Futurist Alvin Toffler’s death on June 27 at age 87 has brought out the usual obituaries, marveling at the way his self-educated intellect grappled with the complex intertwining of technological and social change and created best-seller buzz around his predictions. The account of his life in the New York Times follows a familiar arc: from child of immigrants, to self-made man, to adviser to some of the most powerful men on the planet. His books, especially Future Shock (1970) and The Third Wave (1980), achieved required reading status among a certain set, apparently including politicians as diverse as former House Speaker Newt Gingrich and former Chinese Prime Minister Zhao Ziyang.
Future Shock sounds like a sensational exclamation. It was, however, a sober diagnosis of the fear, alienation, and anomie with which people responded to the combination of rapid technological change and what Toffler saw as its disruptive social consequences. Looking back on the quarter-century since the end of World War II, Toffler observed major technological innovations—including television, the birth control pill, and travel by jet aircraft—and the cresting of the transformative “wave” from an industrial to a post-industrial society in which brain work was dominant over physical labor. Looking forward, Toffler saw more and more rapid innovation, and greater social dislocation. In response, Toffler suggested, we needed to develop a more “anticipatory democracy” as a cure.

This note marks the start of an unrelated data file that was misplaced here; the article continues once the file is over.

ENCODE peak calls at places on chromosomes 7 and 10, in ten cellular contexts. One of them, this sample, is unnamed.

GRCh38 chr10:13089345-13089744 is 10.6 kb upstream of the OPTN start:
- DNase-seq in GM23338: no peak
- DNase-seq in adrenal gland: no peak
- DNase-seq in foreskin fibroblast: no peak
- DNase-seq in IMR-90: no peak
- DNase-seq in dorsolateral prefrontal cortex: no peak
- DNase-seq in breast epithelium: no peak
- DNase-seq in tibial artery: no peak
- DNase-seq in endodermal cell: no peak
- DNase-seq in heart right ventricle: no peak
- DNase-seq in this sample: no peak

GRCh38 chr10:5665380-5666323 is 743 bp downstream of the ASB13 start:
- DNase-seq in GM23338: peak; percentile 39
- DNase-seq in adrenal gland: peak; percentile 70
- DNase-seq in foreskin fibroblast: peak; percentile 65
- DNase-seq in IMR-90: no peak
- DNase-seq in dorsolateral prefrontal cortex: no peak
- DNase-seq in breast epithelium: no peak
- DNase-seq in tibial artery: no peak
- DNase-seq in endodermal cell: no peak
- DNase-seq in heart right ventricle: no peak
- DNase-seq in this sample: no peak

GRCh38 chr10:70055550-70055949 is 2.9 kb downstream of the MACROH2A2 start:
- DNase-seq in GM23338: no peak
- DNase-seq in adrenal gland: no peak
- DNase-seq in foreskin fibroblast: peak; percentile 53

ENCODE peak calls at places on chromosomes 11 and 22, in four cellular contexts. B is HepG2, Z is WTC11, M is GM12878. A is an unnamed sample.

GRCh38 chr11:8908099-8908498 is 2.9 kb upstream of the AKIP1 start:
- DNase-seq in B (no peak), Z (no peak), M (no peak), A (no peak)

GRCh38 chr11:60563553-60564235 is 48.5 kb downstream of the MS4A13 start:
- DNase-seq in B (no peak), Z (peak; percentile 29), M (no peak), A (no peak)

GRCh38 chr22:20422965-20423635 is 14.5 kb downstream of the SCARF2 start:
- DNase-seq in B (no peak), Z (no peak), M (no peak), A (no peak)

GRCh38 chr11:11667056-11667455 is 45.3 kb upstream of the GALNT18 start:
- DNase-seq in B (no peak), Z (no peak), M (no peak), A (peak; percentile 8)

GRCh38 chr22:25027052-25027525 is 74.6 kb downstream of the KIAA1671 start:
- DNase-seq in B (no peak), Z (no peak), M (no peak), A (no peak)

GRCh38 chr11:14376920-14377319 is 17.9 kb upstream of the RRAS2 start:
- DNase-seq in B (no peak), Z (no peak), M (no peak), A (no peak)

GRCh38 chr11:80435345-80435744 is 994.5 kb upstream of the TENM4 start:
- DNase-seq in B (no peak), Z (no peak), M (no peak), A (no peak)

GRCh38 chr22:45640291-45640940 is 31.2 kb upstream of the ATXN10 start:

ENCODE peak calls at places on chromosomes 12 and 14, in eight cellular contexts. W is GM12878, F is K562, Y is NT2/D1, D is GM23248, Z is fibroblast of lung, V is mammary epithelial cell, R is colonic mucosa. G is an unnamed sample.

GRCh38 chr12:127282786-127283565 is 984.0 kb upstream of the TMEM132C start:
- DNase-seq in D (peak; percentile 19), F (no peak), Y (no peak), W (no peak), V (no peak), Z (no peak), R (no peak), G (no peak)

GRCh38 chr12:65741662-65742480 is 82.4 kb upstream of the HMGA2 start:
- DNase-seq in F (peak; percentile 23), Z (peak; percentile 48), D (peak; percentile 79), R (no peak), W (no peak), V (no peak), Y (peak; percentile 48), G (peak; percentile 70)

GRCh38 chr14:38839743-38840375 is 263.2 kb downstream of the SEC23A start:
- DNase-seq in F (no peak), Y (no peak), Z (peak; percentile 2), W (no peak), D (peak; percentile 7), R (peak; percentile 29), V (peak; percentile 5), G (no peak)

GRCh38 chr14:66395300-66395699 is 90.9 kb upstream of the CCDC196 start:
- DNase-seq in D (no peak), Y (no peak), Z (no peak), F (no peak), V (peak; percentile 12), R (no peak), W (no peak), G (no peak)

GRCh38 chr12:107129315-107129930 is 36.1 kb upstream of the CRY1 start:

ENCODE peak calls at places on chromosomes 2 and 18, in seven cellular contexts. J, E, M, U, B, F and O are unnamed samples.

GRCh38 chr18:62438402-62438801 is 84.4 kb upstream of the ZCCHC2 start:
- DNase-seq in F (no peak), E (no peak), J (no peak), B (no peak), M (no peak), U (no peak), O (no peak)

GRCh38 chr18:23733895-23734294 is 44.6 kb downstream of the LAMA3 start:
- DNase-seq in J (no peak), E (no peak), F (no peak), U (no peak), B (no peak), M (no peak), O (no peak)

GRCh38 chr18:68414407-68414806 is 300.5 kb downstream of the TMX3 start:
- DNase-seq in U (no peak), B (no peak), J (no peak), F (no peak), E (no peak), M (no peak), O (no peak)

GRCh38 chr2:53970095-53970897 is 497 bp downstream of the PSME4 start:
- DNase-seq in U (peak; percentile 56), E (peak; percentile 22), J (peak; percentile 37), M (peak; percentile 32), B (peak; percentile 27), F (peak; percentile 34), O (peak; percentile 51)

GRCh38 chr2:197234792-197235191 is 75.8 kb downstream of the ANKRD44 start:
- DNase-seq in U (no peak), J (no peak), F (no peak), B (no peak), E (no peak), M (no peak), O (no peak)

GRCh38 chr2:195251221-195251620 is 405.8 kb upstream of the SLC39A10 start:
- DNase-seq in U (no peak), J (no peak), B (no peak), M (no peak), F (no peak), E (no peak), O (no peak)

In a more eulogistic piece in the Times, Farhad Manjoo (a former Slate writer and author of the Times’ “State of the Art” column) writes that though Toffler’s “diagnosis [of future shock] has largely panned out … futurism has fallen out of favor.” Manjoo describes how hardworking futurists have few colleagues, governments fail to invest in infrastructure, and high-tech colossi stand astride the political-economic landscape, commanding tribute from markets and governments alike.
Manjoo describes how Toffler was overtaken by hucksters riding his own wave of popularity. Furthermore, the partisan politics that arose in the 1980s put an end to an institutionalized version of futurism, the congressional Office of Technology Assessment, which was sacrificed in 1995, ironically, to Gingrich’s Republican Revolution. With almost every major area of technology in revolutionary foment—artificial intelligence winning at Go, genetic engineers plotting to synthesize the human genome, commercial space firms aiming at Mars—we have never, according to Manjoo, been more in need of futurism.
My high school Latin teacher taught me the ethic of de mortuis nil nisi bonum: Say nothing but good about the dead. But Toffler’s brand of futurism will not get us out of what future shock–related symptoms we may suffer. His current irrelevance stems from many causes, not the least of which is that Toffler misunderstood the underlying etiology of future shock and therefore offered the wrong prescription.